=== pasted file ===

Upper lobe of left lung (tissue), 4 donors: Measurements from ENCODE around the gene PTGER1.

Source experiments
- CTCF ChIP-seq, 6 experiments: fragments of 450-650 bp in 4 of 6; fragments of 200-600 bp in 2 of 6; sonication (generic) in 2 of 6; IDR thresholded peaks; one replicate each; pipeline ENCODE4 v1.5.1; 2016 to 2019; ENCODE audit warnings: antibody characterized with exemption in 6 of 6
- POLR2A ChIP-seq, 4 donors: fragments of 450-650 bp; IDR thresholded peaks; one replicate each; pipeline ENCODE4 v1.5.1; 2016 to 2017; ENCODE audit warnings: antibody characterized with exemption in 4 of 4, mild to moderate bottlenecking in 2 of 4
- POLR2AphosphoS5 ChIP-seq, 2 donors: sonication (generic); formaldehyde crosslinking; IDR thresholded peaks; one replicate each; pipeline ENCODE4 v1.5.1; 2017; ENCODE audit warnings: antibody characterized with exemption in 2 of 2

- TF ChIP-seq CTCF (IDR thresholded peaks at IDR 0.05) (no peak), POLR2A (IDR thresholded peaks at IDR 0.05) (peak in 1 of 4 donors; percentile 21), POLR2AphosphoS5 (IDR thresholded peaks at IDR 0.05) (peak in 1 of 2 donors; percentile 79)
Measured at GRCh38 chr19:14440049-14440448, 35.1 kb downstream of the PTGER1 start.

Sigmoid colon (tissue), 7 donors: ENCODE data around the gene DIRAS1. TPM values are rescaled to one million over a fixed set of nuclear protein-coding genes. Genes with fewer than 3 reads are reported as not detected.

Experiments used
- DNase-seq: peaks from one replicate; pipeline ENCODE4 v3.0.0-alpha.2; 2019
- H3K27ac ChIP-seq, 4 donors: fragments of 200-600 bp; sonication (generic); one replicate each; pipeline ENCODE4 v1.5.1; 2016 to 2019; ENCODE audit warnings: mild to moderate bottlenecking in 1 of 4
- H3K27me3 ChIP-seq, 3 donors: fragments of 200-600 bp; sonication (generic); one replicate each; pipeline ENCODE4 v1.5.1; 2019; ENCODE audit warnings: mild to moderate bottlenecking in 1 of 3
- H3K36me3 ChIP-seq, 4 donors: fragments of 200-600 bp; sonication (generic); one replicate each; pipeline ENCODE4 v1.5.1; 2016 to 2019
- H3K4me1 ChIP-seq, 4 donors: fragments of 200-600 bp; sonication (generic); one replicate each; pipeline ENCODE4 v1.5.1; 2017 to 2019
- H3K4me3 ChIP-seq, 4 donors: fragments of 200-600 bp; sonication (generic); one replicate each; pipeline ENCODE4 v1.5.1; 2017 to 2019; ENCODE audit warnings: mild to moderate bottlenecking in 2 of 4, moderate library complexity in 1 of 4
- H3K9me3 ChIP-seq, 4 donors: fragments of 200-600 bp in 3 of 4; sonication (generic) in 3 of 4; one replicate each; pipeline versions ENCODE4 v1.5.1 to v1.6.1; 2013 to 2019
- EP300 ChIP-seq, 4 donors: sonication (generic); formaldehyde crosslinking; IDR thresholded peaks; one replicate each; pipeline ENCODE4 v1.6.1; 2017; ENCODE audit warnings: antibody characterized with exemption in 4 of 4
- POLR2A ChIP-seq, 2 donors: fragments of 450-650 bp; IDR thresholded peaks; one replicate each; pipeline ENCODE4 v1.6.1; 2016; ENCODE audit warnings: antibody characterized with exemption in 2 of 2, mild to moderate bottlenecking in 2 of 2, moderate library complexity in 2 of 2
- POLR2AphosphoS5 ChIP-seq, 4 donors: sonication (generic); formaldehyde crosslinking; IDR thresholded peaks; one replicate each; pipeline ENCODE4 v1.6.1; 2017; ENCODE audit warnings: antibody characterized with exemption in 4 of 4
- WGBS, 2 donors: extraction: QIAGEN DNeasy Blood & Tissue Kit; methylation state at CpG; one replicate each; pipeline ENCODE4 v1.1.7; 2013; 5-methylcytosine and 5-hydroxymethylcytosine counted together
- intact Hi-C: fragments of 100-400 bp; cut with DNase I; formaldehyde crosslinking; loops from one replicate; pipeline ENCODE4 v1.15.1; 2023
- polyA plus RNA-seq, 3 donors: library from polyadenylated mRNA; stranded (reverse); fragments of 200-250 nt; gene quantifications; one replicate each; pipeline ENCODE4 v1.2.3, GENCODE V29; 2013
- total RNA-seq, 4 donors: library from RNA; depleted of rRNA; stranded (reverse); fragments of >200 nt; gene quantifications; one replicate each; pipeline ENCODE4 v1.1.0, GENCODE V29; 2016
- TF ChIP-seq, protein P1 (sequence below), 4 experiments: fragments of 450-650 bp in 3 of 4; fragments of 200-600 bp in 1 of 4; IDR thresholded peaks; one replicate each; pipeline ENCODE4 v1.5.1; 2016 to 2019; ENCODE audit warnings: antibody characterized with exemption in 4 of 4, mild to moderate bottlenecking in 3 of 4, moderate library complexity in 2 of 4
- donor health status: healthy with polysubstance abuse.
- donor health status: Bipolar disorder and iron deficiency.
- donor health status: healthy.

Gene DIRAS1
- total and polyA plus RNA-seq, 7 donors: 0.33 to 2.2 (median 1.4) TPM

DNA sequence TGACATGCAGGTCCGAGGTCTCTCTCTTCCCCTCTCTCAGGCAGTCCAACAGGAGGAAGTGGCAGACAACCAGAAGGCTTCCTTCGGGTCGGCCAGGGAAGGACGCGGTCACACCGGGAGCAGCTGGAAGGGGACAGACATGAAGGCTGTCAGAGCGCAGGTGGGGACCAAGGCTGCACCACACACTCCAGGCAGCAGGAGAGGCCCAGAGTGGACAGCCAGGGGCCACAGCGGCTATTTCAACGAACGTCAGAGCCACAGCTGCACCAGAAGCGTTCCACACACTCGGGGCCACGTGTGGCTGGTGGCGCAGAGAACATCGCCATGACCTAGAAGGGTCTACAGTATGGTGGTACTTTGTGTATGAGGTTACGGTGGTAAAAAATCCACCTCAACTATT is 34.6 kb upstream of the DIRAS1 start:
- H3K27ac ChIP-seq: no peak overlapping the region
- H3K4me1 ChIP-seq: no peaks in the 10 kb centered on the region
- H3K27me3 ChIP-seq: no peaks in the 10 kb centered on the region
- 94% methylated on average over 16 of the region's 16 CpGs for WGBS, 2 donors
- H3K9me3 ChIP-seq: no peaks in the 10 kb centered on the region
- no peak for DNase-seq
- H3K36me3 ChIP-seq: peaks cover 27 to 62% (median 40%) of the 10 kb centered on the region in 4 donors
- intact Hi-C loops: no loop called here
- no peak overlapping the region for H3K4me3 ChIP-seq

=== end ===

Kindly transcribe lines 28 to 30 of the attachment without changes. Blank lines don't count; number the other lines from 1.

Gene DIRAS1
- total and polyA plus RNA-seq, 7 donors: 0.33 to 2.2 (median 1.4) TPM

DNA sequence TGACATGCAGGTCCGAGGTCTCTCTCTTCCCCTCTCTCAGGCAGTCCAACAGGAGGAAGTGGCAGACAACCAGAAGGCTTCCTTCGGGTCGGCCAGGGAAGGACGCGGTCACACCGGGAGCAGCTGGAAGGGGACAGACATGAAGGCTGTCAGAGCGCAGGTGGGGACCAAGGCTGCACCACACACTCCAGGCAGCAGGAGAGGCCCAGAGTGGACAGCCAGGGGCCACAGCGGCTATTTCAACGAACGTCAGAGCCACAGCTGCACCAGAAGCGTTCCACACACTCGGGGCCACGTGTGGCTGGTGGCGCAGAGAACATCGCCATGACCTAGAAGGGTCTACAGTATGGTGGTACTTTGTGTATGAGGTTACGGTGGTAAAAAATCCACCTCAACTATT is 34.6 kb upstream of the DIRAS1 start: